Thompson: Chris, high wrap means it follows the anatomic features of your face more closely. It wraps around your face. If you look at the Kato frame, it looks like fabric draped over someone’s face. It’s a wonderful piece.
Lefteri: Fantastic. Last one for you Jonathan – what are you most looking forward to at the K show?
Thompson: I love the K show because it confronts you with things you probably wouldn’t have found just by Google searches or by your own means. You’re walking around the show and it sounds a little silly but it’s like a treasure hunt, there’s a small booth here, or a large booth there, you look at each one, you try to pull something out that will solve a problem you’ve had, maybe it’s a decades-out problem, something kicking round the back of your mind. You’ll have these Aha! moments, even if it’s not immediately at the show, you make connections and relationships to explore further. Kato is a great example. There were some unique challenges around Kato including how to build an optically correct injection mold to achieve the geometry that the design team proposed. Last year at K show we made a couple of key connections to make those optical-level tools.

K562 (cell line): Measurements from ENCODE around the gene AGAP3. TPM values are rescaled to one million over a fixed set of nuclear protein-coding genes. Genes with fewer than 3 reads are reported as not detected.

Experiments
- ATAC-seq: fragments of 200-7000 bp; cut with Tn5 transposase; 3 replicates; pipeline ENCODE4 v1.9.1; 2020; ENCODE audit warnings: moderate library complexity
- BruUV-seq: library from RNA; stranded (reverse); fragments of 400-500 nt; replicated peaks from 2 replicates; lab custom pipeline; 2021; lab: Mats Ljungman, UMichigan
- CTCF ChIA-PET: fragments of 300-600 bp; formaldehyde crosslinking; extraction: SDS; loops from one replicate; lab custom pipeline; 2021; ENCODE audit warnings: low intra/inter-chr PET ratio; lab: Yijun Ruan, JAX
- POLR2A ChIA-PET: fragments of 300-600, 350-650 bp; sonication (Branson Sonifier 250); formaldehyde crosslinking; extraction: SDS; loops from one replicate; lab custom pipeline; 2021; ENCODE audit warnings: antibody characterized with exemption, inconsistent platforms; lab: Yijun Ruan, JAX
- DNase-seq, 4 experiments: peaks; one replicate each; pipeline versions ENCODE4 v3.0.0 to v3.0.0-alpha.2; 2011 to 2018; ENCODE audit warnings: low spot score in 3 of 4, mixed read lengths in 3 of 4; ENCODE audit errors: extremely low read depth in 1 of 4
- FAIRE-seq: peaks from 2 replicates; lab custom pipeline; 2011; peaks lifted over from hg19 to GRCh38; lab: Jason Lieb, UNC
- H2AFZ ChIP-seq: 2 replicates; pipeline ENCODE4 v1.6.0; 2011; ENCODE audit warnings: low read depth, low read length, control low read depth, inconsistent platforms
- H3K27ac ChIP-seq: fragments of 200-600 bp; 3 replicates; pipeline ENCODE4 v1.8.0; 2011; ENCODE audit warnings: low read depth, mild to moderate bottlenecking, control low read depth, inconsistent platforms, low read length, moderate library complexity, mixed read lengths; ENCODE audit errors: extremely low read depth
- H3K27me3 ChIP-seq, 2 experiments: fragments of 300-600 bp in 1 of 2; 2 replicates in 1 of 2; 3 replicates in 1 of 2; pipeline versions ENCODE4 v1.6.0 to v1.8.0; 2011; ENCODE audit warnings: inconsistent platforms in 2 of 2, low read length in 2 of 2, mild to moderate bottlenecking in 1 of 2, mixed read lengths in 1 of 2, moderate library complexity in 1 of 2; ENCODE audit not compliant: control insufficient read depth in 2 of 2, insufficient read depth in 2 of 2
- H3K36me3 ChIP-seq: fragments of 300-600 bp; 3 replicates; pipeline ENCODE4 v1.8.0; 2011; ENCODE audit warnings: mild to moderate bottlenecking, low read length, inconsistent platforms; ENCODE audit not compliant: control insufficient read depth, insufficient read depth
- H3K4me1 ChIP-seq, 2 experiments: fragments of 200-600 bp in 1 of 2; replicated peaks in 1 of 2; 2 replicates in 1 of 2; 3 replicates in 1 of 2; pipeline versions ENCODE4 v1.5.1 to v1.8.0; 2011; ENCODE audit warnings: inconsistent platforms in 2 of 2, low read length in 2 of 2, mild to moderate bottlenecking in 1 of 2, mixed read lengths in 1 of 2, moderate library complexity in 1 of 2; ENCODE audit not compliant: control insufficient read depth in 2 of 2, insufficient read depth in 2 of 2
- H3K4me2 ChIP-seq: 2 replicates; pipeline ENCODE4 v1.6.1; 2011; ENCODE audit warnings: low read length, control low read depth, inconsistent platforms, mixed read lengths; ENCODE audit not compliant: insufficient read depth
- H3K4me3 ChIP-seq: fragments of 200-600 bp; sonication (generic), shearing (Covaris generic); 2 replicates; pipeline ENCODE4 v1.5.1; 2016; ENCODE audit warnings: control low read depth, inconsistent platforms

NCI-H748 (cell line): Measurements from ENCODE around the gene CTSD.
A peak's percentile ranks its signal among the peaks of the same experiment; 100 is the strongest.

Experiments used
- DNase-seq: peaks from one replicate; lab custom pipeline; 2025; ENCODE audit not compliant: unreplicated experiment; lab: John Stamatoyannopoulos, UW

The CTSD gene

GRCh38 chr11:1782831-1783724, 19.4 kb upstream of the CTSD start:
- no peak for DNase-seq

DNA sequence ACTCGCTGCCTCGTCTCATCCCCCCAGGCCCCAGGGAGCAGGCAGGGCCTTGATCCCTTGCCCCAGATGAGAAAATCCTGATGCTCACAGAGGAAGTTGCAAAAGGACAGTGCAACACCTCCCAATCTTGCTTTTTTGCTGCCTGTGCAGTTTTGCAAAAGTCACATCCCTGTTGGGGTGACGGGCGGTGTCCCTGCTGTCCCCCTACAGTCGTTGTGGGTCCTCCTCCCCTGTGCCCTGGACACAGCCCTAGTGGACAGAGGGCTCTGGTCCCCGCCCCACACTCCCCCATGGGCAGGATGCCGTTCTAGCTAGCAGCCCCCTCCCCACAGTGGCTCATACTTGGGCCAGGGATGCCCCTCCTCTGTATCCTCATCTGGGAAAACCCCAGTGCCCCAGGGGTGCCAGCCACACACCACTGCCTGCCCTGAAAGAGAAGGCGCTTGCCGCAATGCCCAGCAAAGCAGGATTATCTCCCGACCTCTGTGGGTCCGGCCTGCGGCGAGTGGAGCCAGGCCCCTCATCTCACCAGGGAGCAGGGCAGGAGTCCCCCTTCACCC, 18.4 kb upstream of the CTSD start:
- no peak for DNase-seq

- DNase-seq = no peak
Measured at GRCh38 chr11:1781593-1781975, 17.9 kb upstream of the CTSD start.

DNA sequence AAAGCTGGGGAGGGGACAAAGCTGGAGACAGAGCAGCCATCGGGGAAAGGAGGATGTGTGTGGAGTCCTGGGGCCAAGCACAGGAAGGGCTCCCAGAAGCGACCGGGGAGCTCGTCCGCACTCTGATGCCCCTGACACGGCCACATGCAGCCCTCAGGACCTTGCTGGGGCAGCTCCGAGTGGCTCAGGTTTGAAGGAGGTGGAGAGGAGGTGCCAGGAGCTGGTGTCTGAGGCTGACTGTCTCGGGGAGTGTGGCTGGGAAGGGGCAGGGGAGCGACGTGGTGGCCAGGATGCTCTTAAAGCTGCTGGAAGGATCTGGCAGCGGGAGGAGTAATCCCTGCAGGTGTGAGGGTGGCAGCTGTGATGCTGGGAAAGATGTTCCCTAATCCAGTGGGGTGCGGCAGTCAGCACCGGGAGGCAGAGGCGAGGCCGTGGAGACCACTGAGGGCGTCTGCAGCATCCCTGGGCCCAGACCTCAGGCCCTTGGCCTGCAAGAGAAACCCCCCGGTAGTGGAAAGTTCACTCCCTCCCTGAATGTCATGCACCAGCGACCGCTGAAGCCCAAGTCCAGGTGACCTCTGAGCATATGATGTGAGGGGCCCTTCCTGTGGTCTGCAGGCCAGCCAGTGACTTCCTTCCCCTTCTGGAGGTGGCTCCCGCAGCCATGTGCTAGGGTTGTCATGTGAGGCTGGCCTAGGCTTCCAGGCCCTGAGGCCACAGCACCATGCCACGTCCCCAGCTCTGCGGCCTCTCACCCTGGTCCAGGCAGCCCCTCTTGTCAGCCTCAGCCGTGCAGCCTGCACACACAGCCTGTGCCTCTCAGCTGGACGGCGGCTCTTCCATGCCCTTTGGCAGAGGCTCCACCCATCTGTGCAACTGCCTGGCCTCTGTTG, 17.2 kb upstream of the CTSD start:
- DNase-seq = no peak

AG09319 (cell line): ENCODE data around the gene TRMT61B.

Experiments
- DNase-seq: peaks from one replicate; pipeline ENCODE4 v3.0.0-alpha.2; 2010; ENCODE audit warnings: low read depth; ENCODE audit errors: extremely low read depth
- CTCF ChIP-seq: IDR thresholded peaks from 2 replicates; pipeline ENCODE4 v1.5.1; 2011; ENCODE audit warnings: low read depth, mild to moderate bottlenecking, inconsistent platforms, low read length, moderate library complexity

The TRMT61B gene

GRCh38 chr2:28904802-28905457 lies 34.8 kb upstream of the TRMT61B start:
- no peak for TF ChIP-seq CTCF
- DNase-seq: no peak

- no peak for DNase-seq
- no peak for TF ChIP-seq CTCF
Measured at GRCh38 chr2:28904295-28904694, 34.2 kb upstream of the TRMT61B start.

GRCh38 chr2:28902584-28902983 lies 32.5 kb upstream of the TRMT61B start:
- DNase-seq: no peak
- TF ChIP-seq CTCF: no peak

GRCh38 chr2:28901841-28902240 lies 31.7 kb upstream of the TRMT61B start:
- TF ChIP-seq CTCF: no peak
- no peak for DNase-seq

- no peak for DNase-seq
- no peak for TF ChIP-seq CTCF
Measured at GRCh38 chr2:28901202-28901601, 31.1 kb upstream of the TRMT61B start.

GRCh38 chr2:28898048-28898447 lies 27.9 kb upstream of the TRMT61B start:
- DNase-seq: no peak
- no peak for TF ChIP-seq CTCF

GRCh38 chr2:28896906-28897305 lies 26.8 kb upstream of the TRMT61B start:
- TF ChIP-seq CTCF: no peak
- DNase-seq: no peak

Garfias: I’ve never been to the K show but I remember an old employee tell me how awesome it was and impressed he was to see a complete hydraulic stamp sideshow. I need to see that!
Thompson: Let’s go Nick – there’s lots of schnitzel and beer too, it’s a good time.
Garfias: Right up my alley!